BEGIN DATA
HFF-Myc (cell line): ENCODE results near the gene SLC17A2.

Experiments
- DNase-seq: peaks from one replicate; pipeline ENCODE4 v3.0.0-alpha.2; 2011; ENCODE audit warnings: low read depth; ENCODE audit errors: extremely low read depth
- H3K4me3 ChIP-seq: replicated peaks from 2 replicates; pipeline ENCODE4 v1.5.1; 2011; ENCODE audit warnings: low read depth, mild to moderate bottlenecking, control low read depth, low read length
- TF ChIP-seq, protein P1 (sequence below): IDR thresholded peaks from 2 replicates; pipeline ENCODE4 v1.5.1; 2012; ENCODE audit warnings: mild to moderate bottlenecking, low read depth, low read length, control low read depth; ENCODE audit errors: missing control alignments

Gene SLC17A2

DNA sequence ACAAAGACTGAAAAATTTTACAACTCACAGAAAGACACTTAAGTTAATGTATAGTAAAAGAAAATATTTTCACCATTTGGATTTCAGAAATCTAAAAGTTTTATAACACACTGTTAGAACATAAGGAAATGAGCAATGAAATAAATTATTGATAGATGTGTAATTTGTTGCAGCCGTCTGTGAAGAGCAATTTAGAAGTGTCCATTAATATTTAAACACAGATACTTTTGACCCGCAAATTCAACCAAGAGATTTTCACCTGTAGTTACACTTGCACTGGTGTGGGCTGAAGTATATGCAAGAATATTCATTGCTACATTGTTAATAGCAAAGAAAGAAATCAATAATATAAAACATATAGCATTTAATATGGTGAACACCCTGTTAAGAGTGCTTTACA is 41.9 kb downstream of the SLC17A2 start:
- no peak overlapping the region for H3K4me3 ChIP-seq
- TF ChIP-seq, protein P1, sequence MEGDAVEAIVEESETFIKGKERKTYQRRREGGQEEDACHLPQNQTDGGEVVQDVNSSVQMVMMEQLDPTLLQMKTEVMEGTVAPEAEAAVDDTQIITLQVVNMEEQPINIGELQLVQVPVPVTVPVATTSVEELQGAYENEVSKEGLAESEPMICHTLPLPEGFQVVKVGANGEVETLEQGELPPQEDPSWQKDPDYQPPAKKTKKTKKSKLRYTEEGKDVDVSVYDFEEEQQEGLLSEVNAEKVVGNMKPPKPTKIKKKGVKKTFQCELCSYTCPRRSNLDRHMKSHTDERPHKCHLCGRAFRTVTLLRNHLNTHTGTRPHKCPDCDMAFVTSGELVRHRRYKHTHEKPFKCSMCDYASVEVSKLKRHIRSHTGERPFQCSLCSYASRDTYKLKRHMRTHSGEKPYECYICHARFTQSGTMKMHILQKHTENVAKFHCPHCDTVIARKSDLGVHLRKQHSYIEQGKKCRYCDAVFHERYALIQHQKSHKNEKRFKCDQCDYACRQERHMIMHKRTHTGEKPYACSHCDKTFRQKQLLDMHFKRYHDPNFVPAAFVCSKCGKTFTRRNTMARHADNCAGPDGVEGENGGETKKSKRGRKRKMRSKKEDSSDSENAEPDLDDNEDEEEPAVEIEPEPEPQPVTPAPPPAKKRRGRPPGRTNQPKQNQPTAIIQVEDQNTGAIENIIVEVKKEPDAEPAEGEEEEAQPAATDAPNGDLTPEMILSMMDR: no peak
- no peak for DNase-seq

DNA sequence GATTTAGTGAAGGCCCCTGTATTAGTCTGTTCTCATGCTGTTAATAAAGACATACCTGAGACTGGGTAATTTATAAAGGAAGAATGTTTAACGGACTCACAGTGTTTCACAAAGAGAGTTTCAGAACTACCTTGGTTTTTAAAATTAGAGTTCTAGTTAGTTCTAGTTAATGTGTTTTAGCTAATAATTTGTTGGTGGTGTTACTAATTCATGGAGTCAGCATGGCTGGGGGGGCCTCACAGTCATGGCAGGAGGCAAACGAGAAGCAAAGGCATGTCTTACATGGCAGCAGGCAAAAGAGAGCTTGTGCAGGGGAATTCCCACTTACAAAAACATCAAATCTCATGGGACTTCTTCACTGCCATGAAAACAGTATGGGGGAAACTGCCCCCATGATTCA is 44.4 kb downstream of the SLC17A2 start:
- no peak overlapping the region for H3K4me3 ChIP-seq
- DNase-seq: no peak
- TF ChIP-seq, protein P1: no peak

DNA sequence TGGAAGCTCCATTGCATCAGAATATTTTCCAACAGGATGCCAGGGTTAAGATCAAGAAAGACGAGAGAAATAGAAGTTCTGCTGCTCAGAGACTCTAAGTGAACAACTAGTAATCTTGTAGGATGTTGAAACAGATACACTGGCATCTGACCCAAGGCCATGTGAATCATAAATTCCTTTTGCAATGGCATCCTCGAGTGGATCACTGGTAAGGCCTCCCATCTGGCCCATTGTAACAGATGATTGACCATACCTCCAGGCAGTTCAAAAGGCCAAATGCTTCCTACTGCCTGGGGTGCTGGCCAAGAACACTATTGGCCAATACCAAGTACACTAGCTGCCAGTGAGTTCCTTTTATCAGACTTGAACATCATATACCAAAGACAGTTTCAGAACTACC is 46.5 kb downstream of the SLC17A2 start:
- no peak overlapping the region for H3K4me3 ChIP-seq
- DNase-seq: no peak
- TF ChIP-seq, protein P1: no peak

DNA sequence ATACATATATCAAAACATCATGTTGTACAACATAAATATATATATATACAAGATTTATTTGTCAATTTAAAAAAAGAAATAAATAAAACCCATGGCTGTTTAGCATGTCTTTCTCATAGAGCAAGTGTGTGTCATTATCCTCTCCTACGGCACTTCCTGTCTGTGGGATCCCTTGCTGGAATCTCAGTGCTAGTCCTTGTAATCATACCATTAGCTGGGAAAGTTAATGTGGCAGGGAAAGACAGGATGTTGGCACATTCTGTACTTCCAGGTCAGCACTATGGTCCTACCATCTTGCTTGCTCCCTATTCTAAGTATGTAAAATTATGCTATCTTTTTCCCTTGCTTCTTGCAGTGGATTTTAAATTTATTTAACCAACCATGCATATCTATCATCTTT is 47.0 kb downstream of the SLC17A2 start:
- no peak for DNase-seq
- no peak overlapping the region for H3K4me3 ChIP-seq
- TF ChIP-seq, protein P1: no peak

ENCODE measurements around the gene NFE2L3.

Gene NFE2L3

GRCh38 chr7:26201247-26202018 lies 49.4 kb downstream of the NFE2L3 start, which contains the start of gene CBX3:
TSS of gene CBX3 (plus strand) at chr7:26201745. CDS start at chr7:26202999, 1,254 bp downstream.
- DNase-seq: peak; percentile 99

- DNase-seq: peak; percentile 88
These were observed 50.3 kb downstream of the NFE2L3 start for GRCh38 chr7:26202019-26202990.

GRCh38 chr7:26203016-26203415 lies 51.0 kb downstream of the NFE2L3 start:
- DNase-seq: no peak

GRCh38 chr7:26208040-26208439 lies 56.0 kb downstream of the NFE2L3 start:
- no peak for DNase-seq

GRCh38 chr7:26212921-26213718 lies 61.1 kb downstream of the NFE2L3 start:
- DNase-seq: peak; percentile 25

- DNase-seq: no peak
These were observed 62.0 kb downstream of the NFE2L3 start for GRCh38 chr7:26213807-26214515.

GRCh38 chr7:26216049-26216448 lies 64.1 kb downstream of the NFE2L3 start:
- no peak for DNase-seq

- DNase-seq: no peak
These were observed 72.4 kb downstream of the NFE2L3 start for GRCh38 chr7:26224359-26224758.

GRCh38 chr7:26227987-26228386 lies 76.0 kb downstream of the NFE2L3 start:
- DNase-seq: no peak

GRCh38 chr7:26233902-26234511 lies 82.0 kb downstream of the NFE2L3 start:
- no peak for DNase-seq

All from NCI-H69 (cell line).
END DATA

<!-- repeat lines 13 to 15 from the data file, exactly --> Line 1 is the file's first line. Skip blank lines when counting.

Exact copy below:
- DNase-seq: no peak
- TF ChIP-seq, protein P1: no peak

DNA sequence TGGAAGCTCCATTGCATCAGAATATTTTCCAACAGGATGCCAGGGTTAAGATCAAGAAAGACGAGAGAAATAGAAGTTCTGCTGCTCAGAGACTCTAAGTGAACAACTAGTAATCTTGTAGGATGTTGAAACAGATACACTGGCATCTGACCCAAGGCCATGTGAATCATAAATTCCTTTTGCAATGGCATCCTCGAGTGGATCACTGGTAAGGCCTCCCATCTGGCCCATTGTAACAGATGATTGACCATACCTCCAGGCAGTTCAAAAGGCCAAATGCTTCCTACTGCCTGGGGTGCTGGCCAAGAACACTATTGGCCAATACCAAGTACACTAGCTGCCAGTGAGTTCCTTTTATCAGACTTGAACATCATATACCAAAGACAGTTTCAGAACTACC is 46.5 kb downstream of the SLC17A2 start: